“Paul never let anyone else have input on booking Coachella like Sean did,” said one music industry executive who worked extensively with FYF. “Sean was pretty much the only other person.”
It’s yet to be seen if the recent split will affect Coachella, the crown jewel of Goldenvoice’s roster. The desert event grossed $114.6 million in 2017 for the AEG Presents-owned firm. In an email to booking agents announcing the split with Carlson, Tollett asked agents to direct all inquires regarding Coachella booking to him.
Carlson’s influence in the music community is one reason many of the women said they were afraid to come forward with allegations of sexual misconduct: “I was worried I’d never be able to work again in the music industry if I outed him,” said one of the women who spoke with The Times on condition of anonymity. “It’s also the music world, where predatory men are everywhere. Why was anyone going to listen to me?”
One former music industry figure said that in November 2010, Carlson came on to her “pretty aggressively” at the Red 7 Club in Austin, Texas, during the weekend of another event he was promoting, the Fun Fun Fun festival.
She said she was able to talk her way around his advances. Then when she and a friend were posing for snapshots in a coin-operated photo booth in the club, she alleged, “Sean came over and ripped the curtain open, then dragged me out, yelling at me the whole time. It was inappropriate, bizarre, and super-confusing. I [barely] knew this guy and he was treating me like I was some piece of property.”
She also claimed that Carlson pulled her by the hair. A friend intervened and told him “he had to go.”
Her friend told The Times “[Sean] was being super-aggressive, he grabbed [her] and was groping her and kissing her, basically shoving his tongue down her throat.”
The woman who said she was attacked added, “I’ve avoided him at other festivals I’ve seen him at. I think he’s a creep and makes my stomach drop. I know it could’ve been worse for me.”
Carlson responded to the claim through a representative: “I made an unwanted and inappropriate advance towards this woman and tried to kiss her. I did not, however, pull on her hair or push her against a wall.”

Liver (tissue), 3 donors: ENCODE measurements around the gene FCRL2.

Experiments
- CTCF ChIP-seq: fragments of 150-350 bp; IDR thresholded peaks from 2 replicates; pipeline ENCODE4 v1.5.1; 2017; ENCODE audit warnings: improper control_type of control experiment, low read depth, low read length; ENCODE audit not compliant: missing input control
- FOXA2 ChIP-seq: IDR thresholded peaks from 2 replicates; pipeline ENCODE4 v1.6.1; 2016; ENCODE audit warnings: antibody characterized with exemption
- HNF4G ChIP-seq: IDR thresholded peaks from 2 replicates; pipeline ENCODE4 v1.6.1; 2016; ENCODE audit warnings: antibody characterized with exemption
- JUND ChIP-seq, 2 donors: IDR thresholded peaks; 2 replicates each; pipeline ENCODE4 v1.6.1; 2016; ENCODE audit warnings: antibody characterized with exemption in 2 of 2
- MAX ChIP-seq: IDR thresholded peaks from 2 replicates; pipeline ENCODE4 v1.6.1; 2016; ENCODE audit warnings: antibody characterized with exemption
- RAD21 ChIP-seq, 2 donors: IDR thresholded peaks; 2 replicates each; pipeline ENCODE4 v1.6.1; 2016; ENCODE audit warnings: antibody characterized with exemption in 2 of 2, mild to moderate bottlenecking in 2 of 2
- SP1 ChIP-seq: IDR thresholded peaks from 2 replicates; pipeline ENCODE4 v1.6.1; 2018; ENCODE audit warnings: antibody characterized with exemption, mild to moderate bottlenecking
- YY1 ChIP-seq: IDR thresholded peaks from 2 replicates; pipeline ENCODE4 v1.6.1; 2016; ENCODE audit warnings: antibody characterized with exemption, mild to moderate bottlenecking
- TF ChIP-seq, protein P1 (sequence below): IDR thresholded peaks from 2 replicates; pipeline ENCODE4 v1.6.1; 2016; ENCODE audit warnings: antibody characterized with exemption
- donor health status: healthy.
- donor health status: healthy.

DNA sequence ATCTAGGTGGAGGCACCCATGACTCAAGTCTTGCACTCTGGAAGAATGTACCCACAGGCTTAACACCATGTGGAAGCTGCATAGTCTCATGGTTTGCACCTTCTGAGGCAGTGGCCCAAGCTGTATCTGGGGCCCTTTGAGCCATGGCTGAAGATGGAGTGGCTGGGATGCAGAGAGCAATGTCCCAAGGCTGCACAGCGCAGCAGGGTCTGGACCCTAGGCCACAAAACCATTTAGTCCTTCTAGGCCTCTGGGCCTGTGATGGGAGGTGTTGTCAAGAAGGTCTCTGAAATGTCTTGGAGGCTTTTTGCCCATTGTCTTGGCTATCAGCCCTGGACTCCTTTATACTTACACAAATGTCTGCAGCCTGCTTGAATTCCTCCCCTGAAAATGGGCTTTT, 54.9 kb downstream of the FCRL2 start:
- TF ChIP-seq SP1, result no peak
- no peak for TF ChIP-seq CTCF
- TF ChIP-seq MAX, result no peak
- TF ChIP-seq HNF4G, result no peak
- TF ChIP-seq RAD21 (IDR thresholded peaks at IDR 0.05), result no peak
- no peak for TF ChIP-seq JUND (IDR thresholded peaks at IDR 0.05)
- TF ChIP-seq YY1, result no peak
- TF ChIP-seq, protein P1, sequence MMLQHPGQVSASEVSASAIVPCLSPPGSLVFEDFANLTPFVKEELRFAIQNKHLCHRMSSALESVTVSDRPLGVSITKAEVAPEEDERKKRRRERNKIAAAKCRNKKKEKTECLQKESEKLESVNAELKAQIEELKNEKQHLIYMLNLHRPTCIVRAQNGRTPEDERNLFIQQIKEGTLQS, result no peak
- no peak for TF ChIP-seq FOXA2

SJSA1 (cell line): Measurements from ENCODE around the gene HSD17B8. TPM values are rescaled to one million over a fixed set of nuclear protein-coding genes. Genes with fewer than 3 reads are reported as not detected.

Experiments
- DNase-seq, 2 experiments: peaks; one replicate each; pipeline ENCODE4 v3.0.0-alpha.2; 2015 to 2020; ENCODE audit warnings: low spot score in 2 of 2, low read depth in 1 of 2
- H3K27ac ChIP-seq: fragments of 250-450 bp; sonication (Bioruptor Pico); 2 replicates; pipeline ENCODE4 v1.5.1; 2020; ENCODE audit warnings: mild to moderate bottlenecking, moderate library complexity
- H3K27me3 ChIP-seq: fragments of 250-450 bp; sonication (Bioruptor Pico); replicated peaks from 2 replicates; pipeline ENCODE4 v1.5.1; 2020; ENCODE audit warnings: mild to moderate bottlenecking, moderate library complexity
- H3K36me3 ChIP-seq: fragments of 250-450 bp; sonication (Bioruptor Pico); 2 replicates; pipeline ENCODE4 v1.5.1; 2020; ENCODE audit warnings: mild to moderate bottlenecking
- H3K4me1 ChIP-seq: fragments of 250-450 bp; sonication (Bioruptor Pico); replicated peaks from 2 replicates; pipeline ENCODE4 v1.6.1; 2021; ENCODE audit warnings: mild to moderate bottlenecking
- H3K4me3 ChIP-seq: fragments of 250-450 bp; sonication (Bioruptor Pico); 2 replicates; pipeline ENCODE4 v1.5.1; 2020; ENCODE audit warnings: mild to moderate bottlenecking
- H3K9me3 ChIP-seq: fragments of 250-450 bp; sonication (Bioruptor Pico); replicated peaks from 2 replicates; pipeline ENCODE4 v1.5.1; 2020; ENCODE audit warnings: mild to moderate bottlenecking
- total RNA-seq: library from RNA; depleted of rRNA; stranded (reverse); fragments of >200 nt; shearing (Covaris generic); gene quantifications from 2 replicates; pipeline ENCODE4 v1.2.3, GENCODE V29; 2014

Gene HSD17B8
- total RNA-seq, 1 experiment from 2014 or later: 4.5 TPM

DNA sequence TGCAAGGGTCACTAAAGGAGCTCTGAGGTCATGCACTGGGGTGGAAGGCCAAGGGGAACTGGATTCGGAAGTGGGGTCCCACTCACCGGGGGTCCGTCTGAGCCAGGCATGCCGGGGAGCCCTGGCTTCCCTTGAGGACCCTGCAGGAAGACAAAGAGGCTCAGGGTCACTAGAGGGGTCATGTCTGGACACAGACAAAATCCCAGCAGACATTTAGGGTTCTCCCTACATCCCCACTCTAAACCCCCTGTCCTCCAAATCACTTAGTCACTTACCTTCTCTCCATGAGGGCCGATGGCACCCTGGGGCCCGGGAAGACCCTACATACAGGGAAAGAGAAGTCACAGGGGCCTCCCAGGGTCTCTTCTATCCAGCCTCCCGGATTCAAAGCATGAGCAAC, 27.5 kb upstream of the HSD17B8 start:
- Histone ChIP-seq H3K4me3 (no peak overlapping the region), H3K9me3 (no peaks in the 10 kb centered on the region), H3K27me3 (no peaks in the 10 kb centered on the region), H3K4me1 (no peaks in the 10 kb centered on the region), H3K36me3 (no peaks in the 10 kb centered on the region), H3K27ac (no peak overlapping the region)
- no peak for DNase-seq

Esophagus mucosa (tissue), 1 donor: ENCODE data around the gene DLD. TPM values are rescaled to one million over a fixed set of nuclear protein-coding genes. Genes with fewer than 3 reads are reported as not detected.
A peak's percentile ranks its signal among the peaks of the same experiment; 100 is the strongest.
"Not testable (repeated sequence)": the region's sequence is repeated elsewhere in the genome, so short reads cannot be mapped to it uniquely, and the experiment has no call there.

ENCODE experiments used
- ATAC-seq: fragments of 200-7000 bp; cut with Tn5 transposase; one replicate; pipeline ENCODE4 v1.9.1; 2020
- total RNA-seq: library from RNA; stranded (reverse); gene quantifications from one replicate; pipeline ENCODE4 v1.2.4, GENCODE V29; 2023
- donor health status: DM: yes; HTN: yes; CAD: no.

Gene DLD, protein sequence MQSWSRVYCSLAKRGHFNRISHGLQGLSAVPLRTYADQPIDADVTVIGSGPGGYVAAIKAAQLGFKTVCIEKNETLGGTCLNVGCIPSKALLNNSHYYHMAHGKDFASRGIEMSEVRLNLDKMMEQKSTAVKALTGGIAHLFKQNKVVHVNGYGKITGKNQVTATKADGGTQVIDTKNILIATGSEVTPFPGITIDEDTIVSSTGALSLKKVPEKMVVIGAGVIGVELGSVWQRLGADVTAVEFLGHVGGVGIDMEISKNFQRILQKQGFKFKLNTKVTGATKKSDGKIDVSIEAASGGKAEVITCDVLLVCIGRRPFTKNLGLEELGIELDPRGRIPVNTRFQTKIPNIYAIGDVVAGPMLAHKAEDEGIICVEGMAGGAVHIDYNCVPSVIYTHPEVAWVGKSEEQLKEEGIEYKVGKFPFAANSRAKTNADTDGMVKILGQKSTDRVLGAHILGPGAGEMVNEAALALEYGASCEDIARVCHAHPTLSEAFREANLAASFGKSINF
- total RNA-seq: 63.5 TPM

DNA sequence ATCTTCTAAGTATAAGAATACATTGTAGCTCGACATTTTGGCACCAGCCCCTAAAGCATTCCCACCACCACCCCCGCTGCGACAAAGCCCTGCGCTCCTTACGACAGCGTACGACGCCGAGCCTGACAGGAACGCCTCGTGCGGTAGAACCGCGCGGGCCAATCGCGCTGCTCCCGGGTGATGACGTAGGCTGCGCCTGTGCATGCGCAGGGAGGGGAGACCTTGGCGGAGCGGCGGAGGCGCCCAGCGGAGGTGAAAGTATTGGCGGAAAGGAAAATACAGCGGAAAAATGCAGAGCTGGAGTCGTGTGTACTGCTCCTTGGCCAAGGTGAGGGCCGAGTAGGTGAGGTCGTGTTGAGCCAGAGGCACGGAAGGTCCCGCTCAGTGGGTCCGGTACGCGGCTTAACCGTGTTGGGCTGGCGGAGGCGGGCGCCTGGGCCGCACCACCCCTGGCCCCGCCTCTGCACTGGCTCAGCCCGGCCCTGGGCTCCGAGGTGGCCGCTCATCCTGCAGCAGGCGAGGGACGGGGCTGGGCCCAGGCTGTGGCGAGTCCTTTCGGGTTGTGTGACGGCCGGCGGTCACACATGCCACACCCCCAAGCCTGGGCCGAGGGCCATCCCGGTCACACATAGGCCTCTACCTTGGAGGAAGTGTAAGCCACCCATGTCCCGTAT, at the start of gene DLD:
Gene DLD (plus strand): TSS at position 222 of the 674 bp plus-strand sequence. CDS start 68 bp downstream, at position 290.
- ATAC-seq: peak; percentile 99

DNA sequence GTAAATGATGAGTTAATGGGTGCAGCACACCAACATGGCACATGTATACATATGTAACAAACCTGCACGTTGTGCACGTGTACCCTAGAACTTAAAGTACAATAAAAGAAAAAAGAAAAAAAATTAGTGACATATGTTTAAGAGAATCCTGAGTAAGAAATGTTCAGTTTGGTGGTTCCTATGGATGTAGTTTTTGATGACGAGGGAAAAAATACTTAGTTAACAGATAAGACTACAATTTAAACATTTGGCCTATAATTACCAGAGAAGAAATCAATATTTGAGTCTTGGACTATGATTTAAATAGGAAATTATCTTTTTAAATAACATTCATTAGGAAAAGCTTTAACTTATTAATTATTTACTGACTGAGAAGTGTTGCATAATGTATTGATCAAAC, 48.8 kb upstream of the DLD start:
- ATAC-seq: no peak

Carlson grew up in Torrance, where as a teen he immersed himself in the area’s underground punk rock scene, starting a small-run music ’zine at 14. A year later, he interned at Epitaph Records, the independent L.A. record label behind Bad Religion, Rancid and other popular punk acts. After graduating high school in 2003, he skipped college to begin booking shows around L.A., including the first show “F- Yeah Fest” that would evolve into FYF.
Peers in the industry say a culture of sexual inappropriateness has long surrounded Carlson and the FYF brand. “It was an open secret,” said one record label head about Carlson’s aggressive behavior with women.
The implications for FYF remain unclear. Carlson said in 2013 that FYF remained an independent company after linking with Goldenvoice in 2011. When asked about his relationship with Goldenvoice in a 2013 Billboard interview, Carlson said: “They’re our partners… I have a very close relationship with Paul (Tollett).”
The allegations and split could have broad implication for the Southern California festival market, especially since FYF grew to be a late-festival-season complement to its larger (but increasingly comparable) cousin in the desert city of Indio.
“FYF transcended its DIY roots to become one of the biggest fests on the West Coast. There are lots of links [to Coachella], and they were both operating almost as equals.” said Dave Brooks, executive editor of the concert-industry trade magazine Amplify. “It was symbiotic.”
The question across the music industry now is, what, or who, is next?
August Brown contributed to this report.